Search Menu


This site is available only to JEA members. Please log in below.

Generating stories for online beat coverage


Building upon student understanding of online beat coverage, students will generate beat story ideas for one beat.


  • Students will be able to identify a variety of angles for online coverage.
  • Students will be able to evaluate their ideas and brainstorm different methods of reporting and storytelling.
  • Students will be able to plan out three sequential stories for one beat.

Common Core State Standards

CCSS.ELA-LITERACY.W.11-12.9 Draw evidence from literary or informational texts to support analysis, reflection, and research.
CCSS.ELA-LITERACY.W.11-12.7 Conduct short as well as more sustained research projects to answer a question (including a self-generated question) or solve a problem; narrow or broaden the inquiry when appropriate; synthesize multiple sources on the subject, demonstrating understanding of the subject under investigation.
CCSS.ELA-LITERACY.W.11-12.4 Produce clear and coherent writing in which the development, organization, and style are appropriate to task, purpose, and audience.
CCSS.ELA-LITERACY.W.11-12.6 Use technology, including the Internet, to produce, publish, and update individual or shared writing products in response to ongoing feedback, including new arguments or information.


2-3 days

Materials / resources

Lesson step-by-step

1. Beat coverage analysis — 40 minutes

This lesson builds on the previous lesson, “Beat Coverage and the Web: Why it makes sense.” If students have not had that lesson, you should begin by briefly defining a beat and explaining the purpose of online beat coverage.

Students should have either the packet of printed beat stories or a collection of links they can easily access. They should also have the Beat Coverage Analysis Exercise handout.

Individually or with a partner, ask students to take a look at the stories (or links) provided and complete the handout. The goal is for students to see how one topic/beat can generate several story ideas.

After they have finished, ask for volunteers to share out their story ideas. Provide verbal feedback.

2. Generating stories for a beat — 20 minutes

Ask students to look back at their list of beats from yesterday and select one campus organization for which they have a contact (e.g. a friend in band, a class with the football coach, etc). They should select only one and write in the name of their beat at the top of the Beat Story Planning sheet.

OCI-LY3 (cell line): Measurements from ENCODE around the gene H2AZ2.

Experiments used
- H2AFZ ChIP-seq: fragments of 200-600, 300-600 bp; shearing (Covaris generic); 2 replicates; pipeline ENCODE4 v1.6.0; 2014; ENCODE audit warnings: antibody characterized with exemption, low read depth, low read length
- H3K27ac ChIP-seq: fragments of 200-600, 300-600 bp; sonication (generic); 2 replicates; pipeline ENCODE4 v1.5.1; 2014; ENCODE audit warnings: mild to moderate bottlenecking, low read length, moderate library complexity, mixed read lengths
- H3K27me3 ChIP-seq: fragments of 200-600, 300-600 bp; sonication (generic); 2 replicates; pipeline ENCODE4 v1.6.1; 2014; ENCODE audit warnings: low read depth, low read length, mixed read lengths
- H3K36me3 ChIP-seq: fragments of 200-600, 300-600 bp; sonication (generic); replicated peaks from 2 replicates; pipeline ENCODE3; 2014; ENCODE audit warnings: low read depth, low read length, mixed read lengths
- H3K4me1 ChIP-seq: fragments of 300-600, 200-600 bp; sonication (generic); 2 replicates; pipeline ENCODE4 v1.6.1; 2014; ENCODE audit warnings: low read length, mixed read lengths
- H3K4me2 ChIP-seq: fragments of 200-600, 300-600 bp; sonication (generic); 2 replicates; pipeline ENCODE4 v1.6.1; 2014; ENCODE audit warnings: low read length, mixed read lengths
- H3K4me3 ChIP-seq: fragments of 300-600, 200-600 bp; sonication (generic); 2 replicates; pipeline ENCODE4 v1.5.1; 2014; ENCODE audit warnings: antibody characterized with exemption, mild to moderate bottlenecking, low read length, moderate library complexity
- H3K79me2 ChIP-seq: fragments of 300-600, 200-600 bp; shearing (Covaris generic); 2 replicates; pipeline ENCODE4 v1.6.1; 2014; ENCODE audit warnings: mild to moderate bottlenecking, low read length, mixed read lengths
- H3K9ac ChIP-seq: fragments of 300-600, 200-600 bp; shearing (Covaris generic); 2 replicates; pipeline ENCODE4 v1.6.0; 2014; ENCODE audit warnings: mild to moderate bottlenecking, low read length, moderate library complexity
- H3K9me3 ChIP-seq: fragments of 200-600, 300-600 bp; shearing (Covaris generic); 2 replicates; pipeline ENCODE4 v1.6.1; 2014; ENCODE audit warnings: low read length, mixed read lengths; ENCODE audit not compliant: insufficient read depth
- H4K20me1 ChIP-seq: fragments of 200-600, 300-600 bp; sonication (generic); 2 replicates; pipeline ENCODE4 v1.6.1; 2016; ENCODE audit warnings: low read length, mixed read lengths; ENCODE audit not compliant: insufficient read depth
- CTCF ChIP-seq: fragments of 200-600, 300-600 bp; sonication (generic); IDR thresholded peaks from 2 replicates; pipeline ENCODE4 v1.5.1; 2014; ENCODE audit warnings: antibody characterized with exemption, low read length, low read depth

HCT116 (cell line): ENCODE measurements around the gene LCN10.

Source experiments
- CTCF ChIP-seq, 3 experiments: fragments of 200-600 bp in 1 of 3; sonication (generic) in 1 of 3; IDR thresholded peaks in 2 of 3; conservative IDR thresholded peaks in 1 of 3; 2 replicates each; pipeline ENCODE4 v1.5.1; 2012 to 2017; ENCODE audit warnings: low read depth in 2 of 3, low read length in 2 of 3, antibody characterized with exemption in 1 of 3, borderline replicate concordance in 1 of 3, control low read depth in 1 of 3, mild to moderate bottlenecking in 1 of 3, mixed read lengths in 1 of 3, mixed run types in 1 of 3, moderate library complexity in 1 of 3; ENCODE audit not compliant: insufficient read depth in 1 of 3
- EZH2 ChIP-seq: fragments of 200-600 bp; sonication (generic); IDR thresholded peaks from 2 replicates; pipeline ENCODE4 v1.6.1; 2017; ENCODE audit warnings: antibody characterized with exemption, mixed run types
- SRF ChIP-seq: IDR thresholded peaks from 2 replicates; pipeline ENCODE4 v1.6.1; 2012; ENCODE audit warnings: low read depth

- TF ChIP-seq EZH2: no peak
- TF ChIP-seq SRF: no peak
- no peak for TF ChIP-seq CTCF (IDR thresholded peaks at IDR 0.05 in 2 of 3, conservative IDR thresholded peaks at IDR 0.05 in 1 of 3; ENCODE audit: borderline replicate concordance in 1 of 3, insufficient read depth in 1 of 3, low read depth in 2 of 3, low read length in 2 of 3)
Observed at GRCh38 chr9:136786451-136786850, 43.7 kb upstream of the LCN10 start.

Next, they should generate a list of questions and curiosities about the beat they have selected. Here’s a sample list using the music department as an example:

  • How many students begin playing an instrument in their freshman year? What’s that like?
  • What is the hardest part about managing a band class?
  • What are the music department’s big goals this year? What is it doing to reach them?
  • Are there any band students this year who are facing unique challenges?
  • What doesn’t the average person know about cleaning instruments?

Some of the story ideas should be timely, others more like features. Ideally, the questions are targeted to cover more than just the teachers and the “stars.”

3. Gathering ideas from the source — approx. 20 minutes outside of class

Explain to students that, while it’s a good idea to generate some questions on their own, strong beat reporters go to the key stakeholders within their beat to find stories.

Students should now take their Beat Story Planning sheet to their source(s) and ask their sources the questions they generated as well as follow-up questions. NOTE: They will need at least one day and as many as three days to do this, so the follow-up should be planned for a later date.

Developing a slate of stories — 25 minutes, longer if presenting in class

After gathering ideas, students will select three ideas to present as a slate of beat stories. Their pitches can be presented orally or in writing. Either way, their pitch should include the following for each pitch:

  • Story idea with angle
  • Driving question(s)
  • Why it’s timely and relevant
  • Key sources

If presenting orally, student audience members should provide feedback to the writer, either orally or in writing using feedback slips (which may include suggestions or critique).

If submitting in writing, teacher could lead small groups to provide feedback to writers or could collect and provide individual feedback to students. If collecting pitches in writing, the teacher may choose to provide global feedback to the class rather than individual feedback to each student.

In assessing the story pitches, the teacher may use the following:

  • Story ideas, variety and originality
  • Timeliness/Relevance
  • Breadth of coverage
  • Appropriateness of planned sources


There are several ways this lesson could be modified to fit the learning situations of your students. First, if you are in a 1:1 setting, students should be able to explore blog stories and complete handouts online. If students are presenting their pitches to the class, consider having them create a short presentation using Google’s slideshow creation tool.

Students who need more guidance or do not have computer access should be provided with the four beat blog stories for analysis.